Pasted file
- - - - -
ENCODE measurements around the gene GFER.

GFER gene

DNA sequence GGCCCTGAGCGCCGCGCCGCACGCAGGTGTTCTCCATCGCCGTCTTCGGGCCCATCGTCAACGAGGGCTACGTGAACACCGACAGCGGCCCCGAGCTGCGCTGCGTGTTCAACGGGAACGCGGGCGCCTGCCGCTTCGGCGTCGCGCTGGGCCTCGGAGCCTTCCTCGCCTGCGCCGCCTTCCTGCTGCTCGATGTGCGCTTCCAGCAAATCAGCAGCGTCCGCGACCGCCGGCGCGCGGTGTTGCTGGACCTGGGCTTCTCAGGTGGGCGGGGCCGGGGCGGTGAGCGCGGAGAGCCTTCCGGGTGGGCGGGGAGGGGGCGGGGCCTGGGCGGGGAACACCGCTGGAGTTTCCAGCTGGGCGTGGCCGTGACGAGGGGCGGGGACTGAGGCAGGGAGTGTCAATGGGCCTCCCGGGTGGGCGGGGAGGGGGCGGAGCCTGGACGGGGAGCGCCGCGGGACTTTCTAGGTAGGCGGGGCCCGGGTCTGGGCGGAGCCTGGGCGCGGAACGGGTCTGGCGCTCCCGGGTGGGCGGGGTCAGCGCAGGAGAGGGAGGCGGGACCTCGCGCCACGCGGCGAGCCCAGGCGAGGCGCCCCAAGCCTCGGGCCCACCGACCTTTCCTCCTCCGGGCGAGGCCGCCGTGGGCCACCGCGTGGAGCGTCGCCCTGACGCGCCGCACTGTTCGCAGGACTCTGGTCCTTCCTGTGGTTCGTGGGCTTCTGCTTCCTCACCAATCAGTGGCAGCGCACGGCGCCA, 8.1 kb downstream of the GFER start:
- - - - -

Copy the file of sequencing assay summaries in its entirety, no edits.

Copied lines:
ENCODE measurements around the gene GFER.

GFER gene

DNA sequence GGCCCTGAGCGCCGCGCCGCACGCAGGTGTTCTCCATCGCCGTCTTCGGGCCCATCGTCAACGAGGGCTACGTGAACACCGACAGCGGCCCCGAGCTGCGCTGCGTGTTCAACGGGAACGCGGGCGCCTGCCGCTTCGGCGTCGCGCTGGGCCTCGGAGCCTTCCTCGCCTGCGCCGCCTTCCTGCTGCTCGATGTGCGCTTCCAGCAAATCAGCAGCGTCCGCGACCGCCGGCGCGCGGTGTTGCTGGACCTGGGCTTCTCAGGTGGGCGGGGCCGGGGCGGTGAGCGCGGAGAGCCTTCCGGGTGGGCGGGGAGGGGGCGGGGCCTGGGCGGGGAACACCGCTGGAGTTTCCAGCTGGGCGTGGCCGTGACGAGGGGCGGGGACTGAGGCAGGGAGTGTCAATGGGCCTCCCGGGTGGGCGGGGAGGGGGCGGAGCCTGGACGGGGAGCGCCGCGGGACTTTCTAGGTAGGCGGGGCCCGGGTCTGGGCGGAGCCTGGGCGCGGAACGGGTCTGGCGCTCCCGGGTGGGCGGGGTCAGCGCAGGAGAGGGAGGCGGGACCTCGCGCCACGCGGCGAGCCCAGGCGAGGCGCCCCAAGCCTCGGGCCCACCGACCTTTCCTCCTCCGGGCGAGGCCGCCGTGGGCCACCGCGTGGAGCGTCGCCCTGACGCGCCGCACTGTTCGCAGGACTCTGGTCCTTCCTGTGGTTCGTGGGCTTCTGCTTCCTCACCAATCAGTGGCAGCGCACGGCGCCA, 8.1 kb downstream of the GFER start: